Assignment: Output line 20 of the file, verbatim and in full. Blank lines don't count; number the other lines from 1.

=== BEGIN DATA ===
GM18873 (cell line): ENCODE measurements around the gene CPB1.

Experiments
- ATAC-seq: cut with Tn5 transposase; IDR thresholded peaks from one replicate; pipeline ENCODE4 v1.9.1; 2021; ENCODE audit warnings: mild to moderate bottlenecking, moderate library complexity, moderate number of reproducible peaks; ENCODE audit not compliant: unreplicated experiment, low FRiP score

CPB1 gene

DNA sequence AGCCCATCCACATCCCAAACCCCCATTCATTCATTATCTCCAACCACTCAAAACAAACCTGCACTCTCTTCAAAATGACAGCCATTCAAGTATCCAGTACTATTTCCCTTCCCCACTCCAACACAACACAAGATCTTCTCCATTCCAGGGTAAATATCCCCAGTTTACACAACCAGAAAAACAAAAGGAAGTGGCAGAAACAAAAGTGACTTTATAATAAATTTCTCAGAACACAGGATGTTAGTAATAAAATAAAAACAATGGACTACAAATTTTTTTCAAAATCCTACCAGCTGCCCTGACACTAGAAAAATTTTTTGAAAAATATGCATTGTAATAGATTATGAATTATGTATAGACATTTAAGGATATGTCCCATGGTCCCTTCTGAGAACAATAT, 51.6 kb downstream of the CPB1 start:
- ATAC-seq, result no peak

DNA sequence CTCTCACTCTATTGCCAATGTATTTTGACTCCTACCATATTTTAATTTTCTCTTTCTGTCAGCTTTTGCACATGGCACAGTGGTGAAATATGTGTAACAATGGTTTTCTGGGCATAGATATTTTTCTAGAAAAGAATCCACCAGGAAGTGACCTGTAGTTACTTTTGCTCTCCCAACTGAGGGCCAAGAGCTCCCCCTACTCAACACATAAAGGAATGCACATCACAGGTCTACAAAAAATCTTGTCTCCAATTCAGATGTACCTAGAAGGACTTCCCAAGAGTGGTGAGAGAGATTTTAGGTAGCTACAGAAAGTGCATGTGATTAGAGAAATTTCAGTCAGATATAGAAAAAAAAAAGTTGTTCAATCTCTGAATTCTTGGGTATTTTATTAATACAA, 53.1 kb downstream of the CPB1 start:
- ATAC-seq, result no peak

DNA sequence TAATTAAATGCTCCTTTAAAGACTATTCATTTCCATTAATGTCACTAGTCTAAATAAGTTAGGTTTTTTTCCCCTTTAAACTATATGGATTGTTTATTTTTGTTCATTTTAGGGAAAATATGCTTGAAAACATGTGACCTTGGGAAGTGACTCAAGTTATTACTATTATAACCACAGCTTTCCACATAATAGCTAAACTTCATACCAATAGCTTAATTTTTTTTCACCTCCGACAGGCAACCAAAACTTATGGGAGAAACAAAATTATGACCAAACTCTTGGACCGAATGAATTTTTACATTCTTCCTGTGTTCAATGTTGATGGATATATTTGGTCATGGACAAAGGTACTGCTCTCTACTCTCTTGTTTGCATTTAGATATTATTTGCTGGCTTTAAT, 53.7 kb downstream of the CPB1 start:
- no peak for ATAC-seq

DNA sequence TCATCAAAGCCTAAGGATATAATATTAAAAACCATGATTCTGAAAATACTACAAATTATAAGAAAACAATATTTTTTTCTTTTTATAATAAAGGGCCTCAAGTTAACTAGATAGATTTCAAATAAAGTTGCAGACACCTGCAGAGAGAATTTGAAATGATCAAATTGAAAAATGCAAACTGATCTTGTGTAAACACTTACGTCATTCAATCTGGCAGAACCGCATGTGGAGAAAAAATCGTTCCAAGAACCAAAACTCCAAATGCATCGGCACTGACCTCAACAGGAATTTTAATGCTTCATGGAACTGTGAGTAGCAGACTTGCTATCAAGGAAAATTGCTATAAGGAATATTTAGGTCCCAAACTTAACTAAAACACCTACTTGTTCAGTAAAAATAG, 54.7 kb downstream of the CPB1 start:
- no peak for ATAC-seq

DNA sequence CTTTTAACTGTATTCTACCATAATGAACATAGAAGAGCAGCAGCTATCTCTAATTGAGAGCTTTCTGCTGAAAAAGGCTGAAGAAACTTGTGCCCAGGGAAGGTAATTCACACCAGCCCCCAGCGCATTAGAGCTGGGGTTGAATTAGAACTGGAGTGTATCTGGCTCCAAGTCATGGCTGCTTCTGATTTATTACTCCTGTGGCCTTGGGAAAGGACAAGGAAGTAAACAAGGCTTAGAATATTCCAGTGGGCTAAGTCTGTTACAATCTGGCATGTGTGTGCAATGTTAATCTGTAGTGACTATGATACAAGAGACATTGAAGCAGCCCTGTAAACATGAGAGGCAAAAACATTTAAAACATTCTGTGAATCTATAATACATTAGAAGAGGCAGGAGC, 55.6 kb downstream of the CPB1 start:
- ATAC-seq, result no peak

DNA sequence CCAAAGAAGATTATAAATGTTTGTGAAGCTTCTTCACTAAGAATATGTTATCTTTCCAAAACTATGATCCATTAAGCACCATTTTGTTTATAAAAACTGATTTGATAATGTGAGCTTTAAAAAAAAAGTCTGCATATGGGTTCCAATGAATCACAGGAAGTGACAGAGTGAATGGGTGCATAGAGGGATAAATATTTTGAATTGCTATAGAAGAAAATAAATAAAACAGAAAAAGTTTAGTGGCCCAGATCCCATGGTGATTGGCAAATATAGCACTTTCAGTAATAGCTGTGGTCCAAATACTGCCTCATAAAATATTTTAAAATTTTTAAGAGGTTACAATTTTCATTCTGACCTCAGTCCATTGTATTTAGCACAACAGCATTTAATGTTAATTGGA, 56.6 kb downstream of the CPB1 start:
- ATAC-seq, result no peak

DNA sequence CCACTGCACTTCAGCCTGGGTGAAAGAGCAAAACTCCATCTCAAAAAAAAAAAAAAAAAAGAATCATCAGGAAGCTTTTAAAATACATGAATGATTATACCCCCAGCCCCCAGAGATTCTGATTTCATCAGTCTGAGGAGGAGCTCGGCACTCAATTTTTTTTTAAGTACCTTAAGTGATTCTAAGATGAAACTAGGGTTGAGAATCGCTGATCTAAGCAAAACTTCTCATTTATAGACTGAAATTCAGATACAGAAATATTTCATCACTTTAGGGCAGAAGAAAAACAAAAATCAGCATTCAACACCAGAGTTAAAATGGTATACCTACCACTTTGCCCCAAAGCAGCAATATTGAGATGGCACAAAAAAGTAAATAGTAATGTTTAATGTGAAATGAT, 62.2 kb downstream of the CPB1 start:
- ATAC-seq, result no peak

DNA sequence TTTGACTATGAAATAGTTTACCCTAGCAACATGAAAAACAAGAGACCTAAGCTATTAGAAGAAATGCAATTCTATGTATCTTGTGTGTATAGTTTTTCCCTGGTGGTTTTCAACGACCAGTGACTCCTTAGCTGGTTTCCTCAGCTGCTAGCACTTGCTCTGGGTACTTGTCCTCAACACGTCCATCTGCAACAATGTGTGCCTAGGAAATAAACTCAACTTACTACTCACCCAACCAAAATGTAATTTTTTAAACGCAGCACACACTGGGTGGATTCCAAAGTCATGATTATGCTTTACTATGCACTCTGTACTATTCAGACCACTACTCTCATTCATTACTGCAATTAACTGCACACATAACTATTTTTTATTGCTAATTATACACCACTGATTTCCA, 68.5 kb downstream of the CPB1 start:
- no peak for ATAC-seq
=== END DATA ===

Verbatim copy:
- no peak for ATAC-seq